Walmart, Kroger and Target are making all wine drinkers’ dreams come true as all three companies plan to expand its wine stocks in stores across the country. The retailers will soon be emerging premium wines in its stores for super cheap, while some presume is a copy of Trader Joe’s successful “Two-Buck Chuck” and capitalize on America’s love for wine.

By trying a large variety of tactics, including new brands, partnerships and delivery choices, these big-box players are proving their wine’s sincere intentions of attracting the growing number of Americans that are replacing beer with wines and spirits. Walmart introduced ten private-label wines back in May, for $11 a bottle, which featuredrosés and vinos from Italy, France, and California. Nichole Simpson, Walmart’s senior wine buyer, told USA Today, consumers would “drink like a $30 to $40 bottle.”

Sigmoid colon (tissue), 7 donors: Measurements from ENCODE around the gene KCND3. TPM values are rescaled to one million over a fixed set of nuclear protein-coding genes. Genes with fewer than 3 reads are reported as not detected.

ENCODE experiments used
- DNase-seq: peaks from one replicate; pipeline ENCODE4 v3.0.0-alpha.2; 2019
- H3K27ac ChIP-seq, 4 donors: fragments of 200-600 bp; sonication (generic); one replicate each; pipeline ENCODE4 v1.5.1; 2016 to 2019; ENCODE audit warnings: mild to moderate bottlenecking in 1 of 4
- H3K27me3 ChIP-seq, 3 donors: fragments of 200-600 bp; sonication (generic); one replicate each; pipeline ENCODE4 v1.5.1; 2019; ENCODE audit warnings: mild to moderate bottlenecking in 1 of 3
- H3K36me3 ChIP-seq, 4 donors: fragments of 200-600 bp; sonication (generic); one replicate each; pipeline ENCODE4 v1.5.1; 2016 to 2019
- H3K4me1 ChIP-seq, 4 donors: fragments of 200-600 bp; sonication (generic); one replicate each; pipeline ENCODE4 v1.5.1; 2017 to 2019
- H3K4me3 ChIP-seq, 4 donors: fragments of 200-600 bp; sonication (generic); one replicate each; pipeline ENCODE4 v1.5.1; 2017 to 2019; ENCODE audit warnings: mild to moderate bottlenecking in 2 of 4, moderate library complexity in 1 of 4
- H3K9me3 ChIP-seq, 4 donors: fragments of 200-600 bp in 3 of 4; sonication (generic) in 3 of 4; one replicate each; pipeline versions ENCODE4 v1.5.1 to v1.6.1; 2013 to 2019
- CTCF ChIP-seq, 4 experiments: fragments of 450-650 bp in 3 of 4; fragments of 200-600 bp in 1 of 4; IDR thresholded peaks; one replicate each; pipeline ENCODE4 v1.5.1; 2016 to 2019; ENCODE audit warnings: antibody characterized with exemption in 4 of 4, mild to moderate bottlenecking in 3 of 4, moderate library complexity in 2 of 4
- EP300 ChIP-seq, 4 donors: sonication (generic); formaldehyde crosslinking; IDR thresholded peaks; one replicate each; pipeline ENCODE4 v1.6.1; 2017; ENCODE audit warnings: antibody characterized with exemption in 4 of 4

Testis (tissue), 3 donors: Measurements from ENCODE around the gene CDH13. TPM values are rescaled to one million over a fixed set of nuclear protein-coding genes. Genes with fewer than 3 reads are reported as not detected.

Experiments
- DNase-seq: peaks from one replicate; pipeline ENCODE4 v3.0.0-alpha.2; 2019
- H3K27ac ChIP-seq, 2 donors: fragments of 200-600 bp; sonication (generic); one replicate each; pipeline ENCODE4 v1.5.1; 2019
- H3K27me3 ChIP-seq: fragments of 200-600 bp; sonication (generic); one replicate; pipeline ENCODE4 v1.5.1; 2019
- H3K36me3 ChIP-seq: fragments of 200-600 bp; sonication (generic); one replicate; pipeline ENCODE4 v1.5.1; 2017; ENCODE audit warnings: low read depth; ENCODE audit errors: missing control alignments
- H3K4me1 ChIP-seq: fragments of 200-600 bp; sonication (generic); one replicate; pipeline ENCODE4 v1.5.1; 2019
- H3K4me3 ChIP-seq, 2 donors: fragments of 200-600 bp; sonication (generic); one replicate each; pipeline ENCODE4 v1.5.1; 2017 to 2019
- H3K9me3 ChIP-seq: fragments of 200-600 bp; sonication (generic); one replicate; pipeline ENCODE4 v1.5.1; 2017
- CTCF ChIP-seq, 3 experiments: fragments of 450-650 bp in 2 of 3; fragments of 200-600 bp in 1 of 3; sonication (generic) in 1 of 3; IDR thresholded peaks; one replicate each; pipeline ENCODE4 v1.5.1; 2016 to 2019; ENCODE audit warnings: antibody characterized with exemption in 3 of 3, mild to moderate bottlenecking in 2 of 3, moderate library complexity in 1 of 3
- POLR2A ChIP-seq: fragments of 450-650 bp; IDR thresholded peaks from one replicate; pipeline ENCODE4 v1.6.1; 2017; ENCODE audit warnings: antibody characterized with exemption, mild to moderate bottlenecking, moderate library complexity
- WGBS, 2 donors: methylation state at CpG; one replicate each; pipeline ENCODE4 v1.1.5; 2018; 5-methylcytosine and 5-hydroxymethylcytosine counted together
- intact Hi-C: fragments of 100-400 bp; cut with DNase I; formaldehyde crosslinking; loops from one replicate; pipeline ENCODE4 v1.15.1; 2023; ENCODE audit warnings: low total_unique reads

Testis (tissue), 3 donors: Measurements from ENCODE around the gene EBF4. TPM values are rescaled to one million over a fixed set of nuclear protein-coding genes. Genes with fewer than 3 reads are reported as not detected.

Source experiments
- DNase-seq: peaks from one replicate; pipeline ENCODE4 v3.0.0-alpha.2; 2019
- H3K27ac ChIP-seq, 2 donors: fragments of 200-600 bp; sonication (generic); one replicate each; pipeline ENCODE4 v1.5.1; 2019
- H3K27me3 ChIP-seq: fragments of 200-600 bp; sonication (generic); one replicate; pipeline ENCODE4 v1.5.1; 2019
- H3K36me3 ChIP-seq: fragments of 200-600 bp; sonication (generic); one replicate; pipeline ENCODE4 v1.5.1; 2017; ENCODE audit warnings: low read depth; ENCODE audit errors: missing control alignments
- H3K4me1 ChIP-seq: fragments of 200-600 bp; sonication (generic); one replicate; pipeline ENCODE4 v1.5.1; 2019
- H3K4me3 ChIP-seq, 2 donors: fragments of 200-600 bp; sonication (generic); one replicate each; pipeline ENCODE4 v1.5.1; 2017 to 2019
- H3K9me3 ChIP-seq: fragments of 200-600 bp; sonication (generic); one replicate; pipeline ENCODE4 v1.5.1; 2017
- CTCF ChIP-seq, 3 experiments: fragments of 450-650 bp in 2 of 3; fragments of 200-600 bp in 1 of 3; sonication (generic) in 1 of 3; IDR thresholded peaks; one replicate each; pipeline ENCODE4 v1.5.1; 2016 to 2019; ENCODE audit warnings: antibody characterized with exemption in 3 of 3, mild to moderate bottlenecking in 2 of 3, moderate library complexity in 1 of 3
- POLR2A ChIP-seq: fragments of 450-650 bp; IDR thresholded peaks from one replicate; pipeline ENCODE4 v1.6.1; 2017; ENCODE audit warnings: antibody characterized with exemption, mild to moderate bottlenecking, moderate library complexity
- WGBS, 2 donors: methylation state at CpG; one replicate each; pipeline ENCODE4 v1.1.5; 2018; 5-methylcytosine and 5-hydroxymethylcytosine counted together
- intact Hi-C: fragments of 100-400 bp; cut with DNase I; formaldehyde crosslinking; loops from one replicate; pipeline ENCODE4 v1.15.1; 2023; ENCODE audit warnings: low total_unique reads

“Consumers want to indulge within their means,” said Catherine Lang, an analyst at Kantar Consulting who has researched discount grocers and convenient stores like 7-Eleven expanding their wine selections. “The challenge and the opportunity for brands in wine is the ability to convey quality with their private label.”

Target introduced its $5 California Roots brand last year, in addition to California Roots Rosé, which it introduced earlier this year. Target, in yet another move, joined in partnership with  Yes Way Rosé, a brand who gained much attention on Instagram and sells for $12.99 a bottle at stores.

Wine is also a “growth category” for Kroger as well, who sells 80 wine lines, including exclusive brands like Storyteller for $2.99 to $29.99. Bloomberg reported last week that it will even begin piloting a wine home-delivery service in a range of markets. Although Kroger will not sell the wines under its own label, it is attempting to expand into an online alcohol delivery market. Slice Intelligence notes that online beer, liquor, and wine sales increased nearly 33 percent last year.

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